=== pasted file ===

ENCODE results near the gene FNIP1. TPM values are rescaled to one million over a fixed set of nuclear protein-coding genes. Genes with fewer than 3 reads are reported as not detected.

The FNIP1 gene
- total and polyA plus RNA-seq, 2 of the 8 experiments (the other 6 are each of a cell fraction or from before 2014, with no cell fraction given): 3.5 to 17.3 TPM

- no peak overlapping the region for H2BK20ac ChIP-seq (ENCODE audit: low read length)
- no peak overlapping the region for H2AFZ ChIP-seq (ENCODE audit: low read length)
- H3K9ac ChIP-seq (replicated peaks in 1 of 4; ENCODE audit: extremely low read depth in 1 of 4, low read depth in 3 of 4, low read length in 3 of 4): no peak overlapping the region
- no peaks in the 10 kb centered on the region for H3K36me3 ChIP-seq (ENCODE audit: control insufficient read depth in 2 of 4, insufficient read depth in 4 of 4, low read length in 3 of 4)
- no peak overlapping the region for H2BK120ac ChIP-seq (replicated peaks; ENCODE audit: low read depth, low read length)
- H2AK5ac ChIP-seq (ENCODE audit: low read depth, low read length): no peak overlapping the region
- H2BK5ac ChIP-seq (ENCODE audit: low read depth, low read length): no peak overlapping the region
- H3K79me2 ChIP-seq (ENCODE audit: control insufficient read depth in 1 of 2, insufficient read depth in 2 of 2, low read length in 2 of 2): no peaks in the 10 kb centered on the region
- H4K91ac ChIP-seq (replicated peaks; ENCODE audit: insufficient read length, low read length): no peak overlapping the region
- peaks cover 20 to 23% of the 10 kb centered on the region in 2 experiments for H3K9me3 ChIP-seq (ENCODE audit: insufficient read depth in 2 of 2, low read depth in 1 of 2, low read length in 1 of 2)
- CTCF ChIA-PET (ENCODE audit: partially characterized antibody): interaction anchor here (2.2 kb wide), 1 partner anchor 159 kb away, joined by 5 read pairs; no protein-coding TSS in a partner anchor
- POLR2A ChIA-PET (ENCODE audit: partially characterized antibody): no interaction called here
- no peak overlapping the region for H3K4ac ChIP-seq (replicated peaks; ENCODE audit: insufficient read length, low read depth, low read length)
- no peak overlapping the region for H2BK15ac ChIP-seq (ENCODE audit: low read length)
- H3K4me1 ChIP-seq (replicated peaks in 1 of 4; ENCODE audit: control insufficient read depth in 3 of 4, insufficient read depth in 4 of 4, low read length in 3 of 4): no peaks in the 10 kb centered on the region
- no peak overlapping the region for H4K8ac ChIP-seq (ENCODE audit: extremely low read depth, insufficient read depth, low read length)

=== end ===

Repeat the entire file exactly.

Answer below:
ENCODE results near the gene FNIP1. TPM values are rescaled to one million over a fixed set of nuclear protein-coding genes. Genes with fewer than 3 reads are reported as not detected.

The FNIP1 gene
- total and polyA plus RNA-seq, 2 of the 8 experiments (the other 6 are each of a cell fraction or from before 2014, with no cell fraction given): 3.5 to 17.3 TPM

- no peak overlapping the region for H2BK20ac ChIP-seq (ENCODE audit: low read length)
- no peak overlapping the region for H2AFZ ChIP-seq (ENCODE audit: low read length)
- H3K9ac ChIP-seq (replicated peaks in 1 of 4; ENCODE audit: extremely low read depth in 1 of 4, low read depth in 3 of 4, low read length in 3 of 4): no peak overlapping the region
- no peaks in the 10 kb centered on the region for H3K36me3 ChIP-seq (ENCODE audit: control insufficient read depth in 2 of 4, insufficient read depth in 4 of 4, low read length in 3 of 4)
- no peak overlapping the region for H2BK120ac ChIP-seq (replicated peaks; ENCODE audit: low read depth, low read length)
- H2AK5ac ChIP-seq (ENCODE audit: low read depth, low read length): no peak overlapping the region
- H2BK5ac ChIP-seq (ENCODE audit: low read depth, low read length): no peak overlapping the region
- H3K79me2 ChIP-seq (ENCODE audit: control insufficient read depth in 1 of 2, insufficient read depth in 2 of 2, low read length in 2 of 2): no peaks in the 10 kb centered on the region
- H4K91ac ChIP-seq (replicated peaks; ENCODE audit: insufficient read length, low read length): no peak overlapping the region
- peaks cover 20 to 23% of the 10 kb centered on the region in 2 experiments for H3K9me3 ChIP-seq (ENCODE audit: insufficient read depth in 2 of 2, low read depth in 1 of 2, low read length in 1 of 2)
- CTCF ChIA-PET (ENCODE audit: partially characterized antibody): interaction anchor here (2.2 kb wide), 1 partner anchor 159 kb away, joined by 5 read pairs; no protein-coding TSS in a partner anchor
- POLR2A ChIA-PET (ENCODE audit: partially characterized antibody): no interaction called here
- no peak overlapping the region for H3K4ac ChIP-seq (replicated peaks; ENCODE audit: insufficient read length, low read depth, low read length)
- no peak overlapping the region for H2BK15ac ChIP-seq (ENCODE audit: low read length)
- H3K4me1 ChIP-seq (replicated peaks in 1 of 4; ENCODE audit: control insufficient read depth in 3 of 4, insufficient read depth in 4 of 4, low read length in 3 of 4): no peaks in the 10 kb centered on the region
- no peak overlapping the region for H4K8ac ChIP-seq (ENCODE audit: extremely low read depth, insufficient read depth, low read length)